Looking at other fields, it’s often clear that they could be improved by the rigorous skills and discipline of blogging. Comedy, for example; so-called “jokes” are frequently unclear or confusing, so let’s see how one could be improved by the stringent analysis that only blogging can provide:
So, you know that there are sticks, yes? They are part of a tree, and they are called a stick. And they are brown. Wood is brown, these sticks are wood, and therefore they are brown.
[Image: a stick]
[Caption: A Stick. Note colour (brown).]
The Word Sticky
Now, there is also the word sticky. Often when you append -y to a word it would mean “like a stick”, but in this instance it actually means “tacky” or “adhesive”, unrelated to *a* stick, in the sense of a piece of wood.
A Humorous Question
Thus here is a humorous question: what is brown and sticky? Now you are considering an item that is tacky or adhesive, yes, and is also brown, such as perhaps a small patch of syrup, or a dab of creosote, or more appropriately an unbranded wood preservative substance for of course creosote itself is regulated for the use of professionals only under EU Directive 76/769/EEC.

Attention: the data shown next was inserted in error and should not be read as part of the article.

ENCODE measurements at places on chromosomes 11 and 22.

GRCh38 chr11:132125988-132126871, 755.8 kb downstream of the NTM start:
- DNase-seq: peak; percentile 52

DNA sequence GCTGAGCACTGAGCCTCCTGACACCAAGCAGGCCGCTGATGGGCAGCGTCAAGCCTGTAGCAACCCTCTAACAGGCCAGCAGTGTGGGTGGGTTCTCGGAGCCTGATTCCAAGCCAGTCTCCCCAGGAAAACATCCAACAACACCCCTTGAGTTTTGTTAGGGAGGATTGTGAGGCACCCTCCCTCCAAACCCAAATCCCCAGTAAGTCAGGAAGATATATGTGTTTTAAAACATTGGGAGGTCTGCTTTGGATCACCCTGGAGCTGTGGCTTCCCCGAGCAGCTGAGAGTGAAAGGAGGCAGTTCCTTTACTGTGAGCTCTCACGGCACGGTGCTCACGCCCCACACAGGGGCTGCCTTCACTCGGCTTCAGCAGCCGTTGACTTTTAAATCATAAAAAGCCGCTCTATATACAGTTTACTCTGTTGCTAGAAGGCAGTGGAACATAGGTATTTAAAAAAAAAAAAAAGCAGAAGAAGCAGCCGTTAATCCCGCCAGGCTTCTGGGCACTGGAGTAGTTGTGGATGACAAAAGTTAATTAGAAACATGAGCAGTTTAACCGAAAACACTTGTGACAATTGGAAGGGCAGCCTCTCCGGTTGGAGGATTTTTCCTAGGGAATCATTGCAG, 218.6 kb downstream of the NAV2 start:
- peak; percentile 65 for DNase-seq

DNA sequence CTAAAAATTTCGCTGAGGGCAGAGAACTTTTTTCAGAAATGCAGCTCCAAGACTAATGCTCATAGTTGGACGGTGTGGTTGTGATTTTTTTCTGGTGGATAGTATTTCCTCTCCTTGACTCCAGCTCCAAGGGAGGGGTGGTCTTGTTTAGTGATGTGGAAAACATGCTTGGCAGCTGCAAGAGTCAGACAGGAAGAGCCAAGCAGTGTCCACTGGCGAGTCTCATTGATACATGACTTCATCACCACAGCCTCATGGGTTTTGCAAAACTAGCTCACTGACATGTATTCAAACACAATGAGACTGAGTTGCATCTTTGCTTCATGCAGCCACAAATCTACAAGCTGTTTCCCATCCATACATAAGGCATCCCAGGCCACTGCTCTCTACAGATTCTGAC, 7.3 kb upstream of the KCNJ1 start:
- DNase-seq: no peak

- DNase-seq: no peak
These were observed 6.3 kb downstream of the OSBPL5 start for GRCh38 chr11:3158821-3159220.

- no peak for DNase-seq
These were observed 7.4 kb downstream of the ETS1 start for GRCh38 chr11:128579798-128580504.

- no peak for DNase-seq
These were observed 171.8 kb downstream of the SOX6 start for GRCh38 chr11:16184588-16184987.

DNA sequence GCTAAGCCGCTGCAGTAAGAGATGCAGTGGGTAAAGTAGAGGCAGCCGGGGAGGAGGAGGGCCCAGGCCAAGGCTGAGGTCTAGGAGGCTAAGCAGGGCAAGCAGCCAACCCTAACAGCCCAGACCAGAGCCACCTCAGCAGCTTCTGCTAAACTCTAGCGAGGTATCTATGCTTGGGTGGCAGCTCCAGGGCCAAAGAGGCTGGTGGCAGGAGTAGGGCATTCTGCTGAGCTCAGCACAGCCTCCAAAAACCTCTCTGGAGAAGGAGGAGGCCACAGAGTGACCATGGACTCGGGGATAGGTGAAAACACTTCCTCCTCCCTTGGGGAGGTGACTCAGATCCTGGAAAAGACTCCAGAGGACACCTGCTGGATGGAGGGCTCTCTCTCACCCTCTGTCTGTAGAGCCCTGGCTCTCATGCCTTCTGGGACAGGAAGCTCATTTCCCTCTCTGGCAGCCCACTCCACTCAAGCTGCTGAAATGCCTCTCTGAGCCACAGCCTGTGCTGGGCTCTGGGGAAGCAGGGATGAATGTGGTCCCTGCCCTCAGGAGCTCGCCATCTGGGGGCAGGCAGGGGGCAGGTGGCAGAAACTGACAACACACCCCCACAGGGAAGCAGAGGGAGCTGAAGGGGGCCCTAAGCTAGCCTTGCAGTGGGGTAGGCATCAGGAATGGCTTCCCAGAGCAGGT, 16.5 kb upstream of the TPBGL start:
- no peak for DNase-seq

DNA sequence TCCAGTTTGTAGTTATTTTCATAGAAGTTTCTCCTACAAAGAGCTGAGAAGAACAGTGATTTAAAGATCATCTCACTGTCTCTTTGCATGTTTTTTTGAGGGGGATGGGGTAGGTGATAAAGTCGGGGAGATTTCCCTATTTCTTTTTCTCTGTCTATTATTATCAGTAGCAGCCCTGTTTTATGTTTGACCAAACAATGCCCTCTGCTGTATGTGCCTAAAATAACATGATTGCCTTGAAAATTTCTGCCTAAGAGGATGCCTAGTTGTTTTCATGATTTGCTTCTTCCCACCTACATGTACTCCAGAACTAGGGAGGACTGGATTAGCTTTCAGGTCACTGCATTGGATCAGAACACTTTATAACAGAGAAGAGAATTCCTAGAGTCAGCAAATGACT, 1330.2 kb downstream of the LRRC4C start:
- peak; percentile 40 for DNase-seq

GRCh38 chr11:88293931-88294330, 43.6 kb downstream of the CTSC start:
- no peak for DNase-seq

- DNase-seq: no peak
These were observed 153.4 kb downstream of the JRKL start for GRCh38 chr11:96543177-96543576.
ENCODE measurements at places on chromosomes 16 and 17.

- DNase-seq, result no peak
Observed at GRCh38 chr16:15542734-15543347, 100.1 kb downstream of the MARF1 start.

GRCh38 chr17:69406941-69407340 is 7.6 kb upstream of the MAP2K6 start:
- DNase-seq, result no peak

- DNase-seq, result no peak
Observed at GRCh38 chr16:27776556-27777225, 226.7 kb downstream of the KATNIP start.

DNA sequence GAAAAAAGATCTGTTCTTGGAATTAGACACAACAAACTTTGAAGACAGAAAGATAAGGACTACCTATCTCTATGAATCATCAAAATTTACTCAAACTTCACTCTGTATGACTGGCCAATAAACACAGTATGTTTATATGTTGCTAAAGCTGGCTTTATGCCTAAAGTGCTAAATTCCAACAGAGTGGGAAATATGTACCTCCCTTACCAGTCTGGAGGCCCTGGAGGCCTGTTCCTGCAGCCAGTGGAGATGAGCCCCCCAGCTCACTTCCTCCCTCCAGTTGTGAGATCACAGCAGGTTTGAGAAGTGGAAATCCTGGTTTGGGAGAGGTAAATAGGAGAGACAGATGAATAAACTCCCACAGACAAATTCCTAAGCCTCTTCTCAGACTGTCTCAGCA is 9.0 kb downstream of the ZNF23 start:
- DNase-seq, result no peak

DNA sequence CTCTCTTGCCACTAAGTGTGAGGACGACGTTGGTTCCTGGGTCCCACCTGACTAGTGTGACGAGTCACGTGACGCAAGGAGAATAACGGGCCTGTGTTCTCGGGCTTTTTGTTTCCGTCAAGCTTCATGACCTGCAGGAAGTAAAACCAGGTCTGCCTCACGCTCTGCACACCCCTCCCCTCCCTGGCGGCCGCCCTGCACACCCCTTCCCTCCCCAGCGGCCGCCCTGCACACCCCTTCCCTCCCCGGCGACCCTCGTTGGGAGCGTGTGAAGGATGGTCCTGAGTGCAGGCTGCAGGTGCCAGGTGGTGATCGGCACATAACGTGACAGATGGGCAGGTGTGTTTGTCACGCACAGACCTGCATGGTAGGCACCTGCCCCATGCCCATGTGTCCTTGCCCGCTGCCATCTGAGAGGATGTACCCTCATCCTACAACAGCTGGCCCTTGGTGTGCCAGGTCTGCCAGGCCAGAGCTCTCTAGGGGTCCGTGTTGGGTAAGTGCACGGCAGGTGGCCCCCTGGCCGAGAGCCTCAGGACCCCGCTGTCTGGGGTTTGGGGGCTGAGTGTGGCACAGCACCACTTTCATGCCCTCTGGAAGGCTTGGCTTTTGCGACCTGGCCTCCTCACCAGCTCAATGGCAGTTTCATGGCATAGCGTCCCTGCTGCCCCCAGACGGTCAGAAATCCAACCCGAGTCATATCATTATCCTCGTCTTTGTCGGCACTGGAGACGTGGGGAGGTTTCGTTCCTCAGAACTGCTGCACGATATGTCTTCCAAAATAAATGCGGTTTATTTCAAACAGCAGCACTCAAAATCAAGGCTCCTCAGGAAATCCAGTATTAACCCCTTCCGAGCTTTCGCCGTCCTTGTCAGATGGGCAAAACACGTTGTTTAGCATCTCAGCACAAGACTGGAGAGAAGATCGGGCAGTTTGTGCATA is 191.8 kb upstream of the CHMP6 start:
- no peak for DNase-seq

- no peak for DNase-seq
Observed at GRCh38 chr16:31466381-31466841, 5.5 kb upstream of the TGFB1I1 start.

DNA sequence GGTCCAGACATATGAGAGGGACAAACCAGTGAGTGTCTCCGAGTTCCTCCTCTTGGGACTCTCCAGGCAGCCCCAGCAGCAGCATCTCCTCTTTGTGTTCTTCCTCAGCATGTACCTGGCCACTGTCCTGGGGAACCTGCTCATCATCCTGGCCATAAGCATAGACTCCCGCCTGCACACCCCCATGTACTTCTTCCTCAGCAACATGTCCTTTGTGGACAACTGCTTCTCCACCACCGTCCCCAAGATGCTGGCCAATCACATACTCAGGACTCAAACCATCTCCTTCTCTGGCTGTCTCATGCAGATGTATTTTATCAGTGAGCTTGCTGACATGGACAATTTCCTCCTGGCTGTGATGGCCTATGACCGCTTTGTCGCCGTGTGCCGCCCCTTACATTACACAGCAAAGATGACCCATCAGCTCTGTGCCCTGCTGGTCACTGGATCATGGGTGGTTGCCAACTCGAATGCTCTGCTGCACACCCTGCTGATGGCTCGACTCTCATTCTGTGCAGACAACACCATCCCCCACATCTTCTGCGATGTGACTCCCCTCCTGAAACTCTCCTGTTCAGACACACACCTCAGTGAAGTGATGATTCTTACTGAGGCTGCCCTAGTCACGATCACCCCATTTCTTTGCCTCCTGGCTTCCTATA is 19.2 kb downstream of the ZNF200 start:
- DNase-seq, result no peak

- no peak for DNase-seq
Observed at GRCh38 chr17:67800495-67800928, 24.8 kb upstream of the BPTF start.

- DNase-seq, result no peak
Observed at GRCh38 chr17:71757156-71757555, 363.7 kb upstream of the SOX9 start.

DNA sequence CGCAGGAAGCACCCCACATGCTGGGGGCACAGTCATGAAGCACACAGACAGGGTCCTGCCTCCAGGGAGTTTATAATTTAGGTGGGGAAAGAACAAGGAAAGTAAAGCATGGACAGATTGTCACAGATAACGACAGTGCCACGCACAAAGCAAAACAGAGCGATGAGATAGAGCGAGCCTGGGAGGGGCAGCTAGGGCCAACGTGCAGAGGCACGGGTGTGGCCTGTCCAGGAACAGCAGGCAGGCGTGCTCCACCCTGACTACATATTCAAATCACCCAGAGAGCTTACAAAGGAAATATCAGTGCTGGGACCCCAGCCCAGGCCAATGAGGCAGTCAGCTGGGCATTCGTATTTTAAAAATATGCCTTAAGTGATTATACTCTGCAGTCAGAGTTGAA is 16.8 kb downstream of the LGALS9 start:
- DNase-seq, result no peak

[Image: wood preservative]
[Caption: wood preservative substance meeting appropriate EU directives on benzo-alpha-pyrene and water extractable phenols]
You are perhaps even thinking that the answer is “excrement”, which is uproariously amusing, as excrement possesses intrinsic humour.
However I tell you the answer is as follows: a stick.
[Image: the same stick as before]
[Caption: A Stick.]
You will remember from the opening paragraph that the stick is brown, and from the second paragraph that “sticky” could be misinterpreted as “stick-y”, or “like a stick”, and of course a stick is unquestionably like a stick, thus rendering the answer technically correct, and yet at the same time confounding your expectations, from whence the humour is derived.